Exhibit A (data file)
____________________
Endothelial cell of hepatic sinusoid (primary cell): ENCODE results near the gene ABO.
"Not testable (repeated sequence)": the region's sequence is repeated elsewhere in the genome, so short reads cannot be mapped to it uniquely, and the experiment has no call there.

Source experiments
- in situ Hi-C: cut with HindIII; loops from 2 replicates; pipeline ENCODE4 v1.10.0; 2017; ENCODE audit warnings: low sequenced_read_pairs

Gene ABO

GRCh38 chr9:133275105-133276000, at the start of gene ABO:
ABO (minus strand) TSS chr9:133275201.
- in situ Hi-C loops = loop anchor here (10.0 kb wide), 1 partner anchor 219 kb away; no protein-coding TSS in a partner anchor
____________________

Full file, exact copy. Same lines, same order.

Endothelial cell of hepatic sinusoid (primary cell): ENCODE results near the gene ABO.
"Not testable (repeated sequence)": the region's sequence is repeated elsewhere in the genome, so short reads cannot be mapped to it uniquely, and the experiment has no call there.

Source experiments
- in situ Hi-C: cut with HindIII; loops from 2 replicates; pipeline ENCODE4 v1.10.0; 2017; ENCODE audit warnings: low sequenced_read_pairs

Gene ABO

GRCh38 chr9:133275105-133276000, at the start of gene ABO:
ABO (minus strand) TSS chr9:133275201.
- in situ Hi-C loops = loop anchor here (10.0 kb wide), 1 partner anchor 219 kb away; no protein-coding TSS in a partner anchor